More Patients Use and Trust Telehealth: Report

A vast majority said they plan to continue using telemedicine even beyond the pandemic, according to a report from Doximity.

More patients are expressing confidence in telehealth and plan to continue virtual visits beyond the COVID-19 pandemic, according to a new survey.

Doximity, a digital healthcare company, surveyed 2,000 patients on their use and perspectives in its second “State of Telemedicine Report.” The report, released Feb. 16, showed substantial increases in patient comfort with telehealth in 2021, compared to 2020.

Roughly 3 in 4 patients (73%) said they plan to use telemedicine after the pandemic, up from 58% in 2020.

The study found 80% of patients with chronic illness would use telehealth beyond the pandemic, compared to 60% in 2020. Two out of three patients (67%) without chronic illness said they would continue to use telemedicine beyond the pandemic, up from 55% in 2020.

The survey also found similarly broad support among all racial groups in their plans to continue using telemedicine beyond the pandemic. Around three-quarters of Black, Latino and Asian participants all said they’d stick with telemedicine, the survey found.

More patients have used telehealth at least once in the past year. Two out of three respondents (67%) said they participated in a telehealth visit at least once annually in 2021, compared to 42% in 2020.

The survey also showed more patients feel virtual care offers equal or better treatment than in-person visits, although it’s not exactly a landslide.

More than half of those surveyed (55%) said virtual visits offer comparable or superior care than in-person visits, up from 40% in 2020. There were differences in those with chronic illness. A solid majority of participants with chronic illness (67%) said telemedicine visits offered equal or better care, but less than half (47%) of those without chronic illness said virtual visits were comparable or better than in-person appointments.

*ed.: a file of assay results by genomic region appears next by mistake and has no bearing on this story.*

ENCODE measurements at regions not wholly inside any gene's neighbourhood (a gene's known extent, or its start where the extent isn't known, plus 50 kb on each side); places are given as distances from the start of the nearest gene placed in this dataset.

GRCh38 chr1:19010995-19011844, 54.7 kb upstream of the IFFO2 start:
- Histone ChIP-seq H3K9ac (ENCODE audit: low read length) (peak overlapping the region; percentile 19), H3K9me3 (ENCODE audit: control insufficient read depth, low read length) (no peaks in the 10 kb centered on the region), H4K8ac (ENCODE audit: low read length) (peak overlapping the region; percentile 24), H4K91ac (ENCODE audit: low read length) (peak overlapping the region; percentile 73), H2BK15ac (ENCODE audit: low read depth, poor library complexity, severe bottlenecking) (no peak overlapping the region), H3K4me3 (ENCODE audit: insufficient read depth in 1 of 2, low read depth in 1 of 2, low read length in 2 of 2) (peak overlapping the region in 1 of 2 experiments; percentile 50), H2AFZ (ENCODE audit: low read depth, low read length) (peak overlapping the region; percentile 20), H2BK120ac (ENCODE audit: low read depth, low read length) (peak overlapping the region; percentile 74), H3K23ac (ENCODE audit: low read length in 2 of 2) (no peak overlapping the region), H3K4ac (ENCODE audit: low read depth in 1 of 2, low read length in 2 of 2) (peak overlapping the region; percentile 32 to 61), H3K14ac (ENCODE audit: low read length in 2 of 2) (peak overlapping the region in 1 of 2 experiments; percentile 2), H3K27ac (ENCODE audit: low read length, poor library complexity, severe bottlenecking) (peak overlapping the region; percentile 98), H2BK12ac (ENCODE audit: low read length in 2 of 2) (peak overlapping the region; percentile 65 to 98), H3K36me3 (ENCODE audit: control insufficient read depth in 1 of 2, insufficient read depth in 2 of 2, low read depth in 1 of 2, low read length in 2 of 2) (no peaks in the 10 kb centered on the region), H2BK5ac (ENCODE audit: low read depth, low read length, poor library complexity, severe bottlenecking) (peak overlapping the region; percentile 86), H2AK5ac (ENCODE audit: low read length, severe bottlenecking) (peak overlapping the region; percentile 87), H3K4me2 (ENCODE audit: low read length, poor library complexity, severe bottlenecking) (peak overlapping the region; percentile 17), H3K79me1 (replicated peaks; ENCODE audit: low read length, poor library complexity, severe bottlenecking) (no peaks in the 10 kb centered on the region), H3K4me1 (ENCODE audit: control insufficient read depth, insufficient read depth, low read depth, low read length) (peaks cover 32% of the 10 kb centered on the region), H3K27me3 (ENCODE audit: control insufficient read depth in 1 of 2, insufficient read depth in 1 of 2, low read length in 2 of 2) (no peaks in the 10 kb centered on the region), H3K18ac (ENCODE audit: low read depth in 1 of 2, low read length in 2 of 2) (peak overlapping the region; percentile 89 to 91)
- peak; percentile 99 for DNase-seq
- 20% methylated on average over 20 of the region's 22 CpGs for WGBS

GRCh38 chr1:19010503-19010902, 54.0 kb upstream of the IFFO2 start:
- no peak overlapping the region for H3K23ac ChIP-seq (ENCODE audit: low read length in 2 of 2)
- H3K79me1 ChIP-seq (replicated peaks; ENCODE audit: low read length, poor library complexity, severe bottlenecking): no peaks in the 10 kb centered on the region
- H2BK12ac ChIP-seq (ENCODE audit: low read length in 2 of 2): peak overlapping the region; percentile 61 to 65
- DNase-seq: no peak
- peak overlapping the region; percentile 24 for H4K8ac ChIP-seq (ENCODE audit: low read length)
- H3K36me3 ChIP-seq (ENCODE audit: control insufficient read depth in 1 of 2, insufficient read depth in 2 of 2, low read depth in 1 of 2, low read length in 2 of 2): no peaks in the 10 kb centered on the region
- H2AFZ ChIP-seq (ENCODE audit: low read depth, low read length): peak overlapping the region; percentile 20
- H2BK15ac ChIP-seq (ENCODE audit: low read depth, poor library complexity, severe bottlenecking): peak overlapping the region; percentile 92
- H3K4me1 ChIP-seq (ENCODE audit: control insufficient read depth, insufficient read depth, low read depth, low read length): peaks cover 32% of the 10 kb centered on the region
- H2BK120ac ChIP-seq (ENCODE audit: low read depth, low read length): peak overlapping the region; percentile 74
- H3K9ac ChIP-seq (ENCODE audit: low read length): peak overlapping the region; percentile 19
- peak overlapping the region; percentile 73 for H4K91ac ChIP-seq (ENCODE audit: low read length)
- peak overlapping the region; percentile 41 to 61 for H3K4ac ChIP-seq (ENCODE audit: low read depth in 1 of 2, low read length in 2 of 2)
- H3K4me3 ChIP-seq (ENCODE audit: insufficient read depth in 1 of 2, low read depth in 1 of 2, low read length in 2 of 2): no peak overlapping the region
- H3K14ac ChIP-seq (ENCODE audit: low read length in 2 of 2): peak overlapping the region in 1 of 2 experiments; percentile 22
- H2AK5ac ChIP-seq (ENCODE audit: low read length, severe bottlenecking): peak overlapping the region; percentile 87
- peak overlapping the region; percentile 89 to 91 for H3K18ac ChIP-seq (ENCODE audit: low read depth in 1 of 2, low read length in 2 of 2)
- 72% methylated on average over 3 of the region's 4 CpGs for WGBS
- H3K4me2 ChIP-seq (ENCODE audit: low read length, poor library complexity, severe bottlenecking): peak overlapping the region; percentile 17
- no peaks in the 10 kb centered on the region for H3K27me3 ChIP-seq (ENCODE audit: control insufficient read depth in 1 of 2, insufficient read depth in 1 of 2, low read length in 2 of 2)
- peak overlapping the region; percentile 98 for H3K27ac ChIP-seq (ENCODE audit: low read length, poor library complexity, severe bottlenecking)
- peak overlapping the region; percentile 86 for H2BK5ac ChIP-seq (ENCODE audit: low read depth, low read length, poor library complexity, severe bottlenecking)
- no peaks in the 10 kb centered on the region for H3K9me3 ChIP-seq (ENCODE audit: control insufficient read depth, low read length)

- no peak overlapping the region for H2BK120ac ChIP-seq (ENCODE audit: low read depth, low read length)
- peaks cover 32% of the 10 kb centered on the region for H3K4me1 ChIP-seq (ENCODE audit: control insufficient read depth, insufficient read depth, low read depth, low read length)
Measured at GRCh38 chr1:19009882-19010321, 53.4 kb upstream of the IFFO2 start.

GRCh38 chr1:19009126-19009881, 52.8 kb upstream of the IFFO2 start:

The report also gauged participants on their preferred devices for telehealth visits. Most of those surveyed (59%) said they preferred using their mobile devices, while 38% said they preferred using a computer (either laptop or desktop). The report noted that 85% of Americans own smartphones, so telemedicine can close the digital gap in medicine.

The federal government eased restrictions on telehealth when the COVID-19 pandemic emerged in 2020. Healthcare advocacy groups have been urging the White House and Congress to approve reforms to make telehealth access permanent.

Earlier this month, U.S. Sens. Catherine Cortez Masto (D-Nev.) and Todd Young (R-Ind.) introduced a bill that would allow the Centers for Medicare & Medicaid Services to extend Medicare payments for telehealth services for an additional two years. The legislation would also authorize a study of the effectiveness of telehealth services during the pandemic, so Congress would have more information to decide if telehealth access should be permanent.

More than 300 healthcare organizations signed a letter Jan. 31 urging congressional leaders to pass telehealth reforms.

A federal report showed use of telehealth by Medicare beneficiaries in 2020 was 63 times higher than the previous year. Medicare reported 52.7 million telehealth visits in 2020, up from 840,000 in 2019.

While telehealth usage has expanded, a federal study showed disparities in access to telehealth, with Black, Latino and Asian American patients using video telehealth services less often than white patients. Healthcare advocates have said lack of broadband access in some areas is an impediment to expanding telemedicine access.

Earlier this month, the U.S. Department of Health and Human Services awarded $55 million to 29 community health centers to expand telemedicine access to underserved communities.